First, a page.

Pumping and then dealing with the bottles gets annoying but at least my husband can help with the feeding and the boy still gets some breastmilk. I don’t make quite enough for his daily needs so we are about 60/40 BM/formula. This helps cut down on formula costs quite a bit.

    I have a Avent Isis Duo which works fine. I also rented a Hygeia (new company) hospital grade pump to see if it was better. I do pump more with the hospital pump. It costs me around $50/month from a local lactation consulting group (much cheaper than renting from the hospital and they reduce the rate for long term rentals). If I had to go back, I would have rented instead of buying even though it looks like a cheaper option initially.

    Sorry for the novel!

  36. OK. I’m commenting as someone who has just had to make these decisions. I did a LOT of research before my son was born and chose the Ameda Purely Yours because of the “closed system” someone above referenced. This means breastmilk does not get into the components of the machine. Which also makes Ameda the ONLY returnable breast pump in the event that something changes with your breast feeding circumstances (baby is intolerant, etc.)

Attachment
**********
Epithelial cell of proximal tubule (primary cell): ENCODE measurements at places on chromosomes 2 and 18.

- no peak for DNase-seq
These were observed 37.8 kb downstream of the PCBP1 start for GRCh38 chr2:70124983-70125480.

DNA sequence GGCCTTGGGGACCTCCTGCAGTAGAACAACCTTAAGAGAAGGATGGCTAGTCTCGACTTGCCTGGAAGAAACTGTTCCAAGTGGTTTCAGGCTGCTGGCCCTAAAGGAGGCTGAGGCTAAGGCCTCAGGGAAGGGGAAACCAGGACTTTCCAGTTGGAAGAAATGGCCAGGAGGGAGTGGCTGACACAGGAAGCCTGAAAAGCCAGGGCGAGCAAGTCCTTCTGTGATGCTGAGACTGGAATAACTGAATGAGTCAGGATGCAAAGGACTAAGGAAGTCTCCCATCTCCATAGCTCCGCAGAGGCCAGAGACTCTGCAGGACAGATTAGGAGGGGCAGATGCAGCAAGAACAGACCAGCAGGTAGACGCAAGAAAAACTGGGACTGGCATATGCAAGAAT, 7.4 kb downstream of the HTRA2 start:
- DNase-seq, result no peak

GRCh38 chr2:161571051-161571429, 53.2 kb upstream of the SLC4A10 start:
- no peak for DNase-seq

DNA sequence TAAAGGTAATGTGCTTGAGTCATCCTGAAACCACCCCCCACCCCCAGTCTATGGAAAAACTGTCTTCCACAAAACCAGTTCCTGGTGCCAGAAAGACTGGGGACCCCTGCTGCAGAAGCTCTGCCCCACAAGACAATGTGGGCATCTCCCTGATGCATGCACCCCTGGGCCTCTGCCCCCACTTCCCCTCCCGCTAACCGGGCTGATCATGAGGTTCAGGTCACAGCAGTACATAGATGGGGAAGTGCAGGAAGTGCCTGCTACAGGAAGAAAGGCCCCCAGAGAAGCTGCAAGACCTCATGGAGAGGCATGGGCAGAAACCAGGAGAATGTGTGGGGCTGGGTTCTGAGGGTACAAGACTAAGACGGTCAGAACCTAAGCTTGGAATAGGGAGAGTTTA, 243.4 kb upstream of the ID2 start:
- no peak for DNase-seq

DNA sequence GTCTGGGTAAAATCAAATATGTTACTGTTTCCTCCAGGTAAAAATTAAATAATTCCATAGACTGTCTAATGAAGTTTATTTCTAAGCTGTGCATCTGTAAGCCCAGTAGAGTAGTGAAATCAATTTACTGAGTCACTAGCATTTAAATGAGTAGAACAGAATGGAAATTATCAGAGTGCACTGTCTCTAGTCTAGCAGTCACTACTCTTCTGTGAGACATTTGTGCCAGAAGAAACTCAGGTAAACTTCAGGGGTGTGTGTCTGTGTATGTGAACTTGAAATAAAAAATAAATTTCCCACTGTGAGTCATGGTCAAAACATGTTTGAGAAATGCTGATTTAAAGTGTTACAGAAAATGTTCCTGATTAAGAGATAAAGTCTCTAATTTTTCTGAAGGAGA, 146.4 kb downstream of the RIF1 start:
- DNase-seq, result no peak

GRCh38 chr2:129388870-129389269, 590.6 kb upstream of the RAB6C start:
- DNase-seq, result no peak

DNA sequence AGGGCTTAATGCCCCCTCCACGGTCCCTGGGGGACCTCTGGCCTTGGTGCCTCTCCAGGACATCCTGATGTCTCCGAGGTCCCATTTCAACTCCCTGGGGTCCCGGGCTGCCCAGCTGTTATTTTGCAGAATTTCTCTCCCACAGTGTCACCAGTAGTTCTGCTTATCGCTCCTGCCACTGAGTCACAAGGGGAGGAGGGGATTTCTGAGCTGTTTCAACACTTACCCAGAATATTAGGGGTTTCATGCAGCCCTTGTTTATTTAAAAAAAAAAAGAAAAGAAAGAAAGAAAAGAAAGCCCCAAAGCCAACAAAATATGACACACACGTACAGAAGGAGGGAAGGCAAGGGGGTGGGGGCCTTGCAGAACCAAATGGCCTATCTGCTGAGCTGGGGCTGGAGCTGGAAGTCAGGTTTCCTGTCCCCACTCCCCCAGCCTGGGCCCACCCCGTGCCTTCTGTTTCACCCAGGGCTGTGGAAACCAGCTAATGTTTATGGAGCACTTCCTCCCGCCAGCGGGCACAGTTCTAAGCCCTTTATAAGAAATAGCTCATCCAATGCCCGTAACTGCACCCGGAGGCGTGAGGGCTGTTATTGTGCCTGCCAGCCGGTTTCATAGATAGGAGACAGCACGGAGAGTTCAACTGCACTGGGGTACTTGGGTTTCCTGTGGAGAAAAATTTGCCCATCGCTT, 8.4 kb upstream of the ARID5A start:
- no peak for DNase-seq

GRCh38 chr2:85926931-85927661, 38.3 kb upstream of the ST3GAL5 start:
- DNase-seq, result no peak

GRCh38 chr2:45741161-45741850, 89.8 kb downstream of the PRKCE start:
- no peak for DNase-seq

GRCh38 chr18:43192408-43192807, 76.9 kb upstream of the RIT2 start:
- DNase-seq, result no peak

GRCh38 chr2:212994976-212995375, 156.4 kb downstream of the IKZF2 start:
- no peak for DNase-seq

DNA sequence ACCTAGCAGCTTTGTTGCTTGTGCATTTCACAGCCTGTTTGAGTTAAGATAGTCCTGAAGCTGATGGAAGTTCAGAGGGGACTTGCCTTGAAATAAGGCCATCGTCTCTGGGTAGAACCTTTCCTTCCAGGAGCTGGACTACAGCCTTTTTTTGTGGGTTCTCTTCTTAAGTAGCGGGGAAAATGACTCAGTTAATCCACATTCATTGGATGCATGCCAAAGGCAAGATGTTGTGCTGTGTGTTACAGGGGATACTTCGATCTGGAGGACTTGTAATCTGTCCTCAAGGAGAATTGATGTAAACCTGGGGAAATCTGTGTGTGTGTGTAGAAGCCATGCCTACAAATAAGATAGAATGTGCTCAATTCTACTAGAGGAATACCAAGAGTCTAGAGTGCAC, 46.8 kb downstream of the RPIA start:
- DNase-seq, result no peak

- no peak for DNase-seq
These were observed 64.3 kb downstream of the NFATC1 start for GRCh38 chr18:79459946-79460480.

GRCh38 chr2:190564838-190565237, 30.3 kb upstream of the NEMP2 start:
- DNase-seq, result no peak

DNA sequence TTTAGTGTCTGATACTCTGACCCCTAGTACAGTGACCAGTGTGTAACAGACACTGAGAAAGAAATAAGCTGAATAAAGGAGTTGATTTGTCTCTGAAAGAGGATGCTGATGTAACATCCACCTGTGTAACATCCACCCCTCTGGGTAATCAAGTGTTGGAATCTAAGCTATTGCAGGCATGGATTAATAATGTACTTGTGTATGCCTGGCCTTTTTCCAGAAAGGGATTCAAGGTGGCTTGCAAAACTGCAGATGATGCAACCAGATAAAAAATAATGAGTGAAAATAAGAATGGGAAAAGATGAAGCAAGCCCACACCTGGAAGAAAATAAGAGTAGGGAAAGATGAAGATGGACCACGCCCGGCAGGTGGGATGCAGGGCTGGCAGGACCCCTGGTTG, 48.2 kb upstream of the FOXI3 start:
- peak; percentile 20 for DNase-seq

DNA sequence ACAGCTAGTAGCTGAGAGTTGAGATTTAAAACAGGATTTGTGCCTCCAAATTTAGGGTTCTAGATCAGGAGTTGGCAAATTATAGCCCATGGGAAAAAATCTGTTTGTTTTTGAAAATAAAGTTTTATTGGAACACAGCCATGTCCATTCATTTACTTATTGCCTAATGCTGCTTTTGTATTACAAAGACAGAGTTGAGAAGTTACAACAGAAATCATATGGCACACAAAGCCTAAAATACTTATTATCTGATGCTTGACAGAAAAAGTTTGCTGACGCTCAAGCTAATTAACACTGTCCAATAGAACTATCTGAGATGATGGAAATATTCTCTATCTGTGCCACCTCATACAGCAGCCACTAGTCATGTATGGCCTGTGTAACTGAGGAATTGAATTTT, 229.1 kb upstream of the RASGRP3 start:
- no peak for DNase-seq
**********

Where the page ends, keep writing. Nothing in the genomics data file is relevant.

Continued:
I saw two LCs while in the hospital. My son would not latch on the breast, had already been bottle/formula fed due to low blood sugar. The first LC took one look at my son and my nipples and immediately said “pumping is in your future” and got me a hospital grade Medela stat. I used it while in the hospital, and started out spoon feeding my son colostrum as a supplement to formula.

    Eventually I was able to get him totally switched to breastmilk. It was hard at first because it was a lot of work to pump and bottle feed as opposed to breastfeeding. I continued to try to get him to latch without success. I gave up on the idea of getting an LC’s help to get him on the breast and resigned to pumping. Evenutally, my supply increased and now I have lots stored and am way ahead of him.

    MORAL of the story: even if you have to pump exclusively (and pay $$ for a pump because you need it faster than the specials on the internet can get to you), it’s still better than formula.

    TO ANSWER your questions:

    -Ways to pump as much as I can while I’m on leave and save it for when I go back to work: After baby is finished feeding from one breast, pump the other and store it.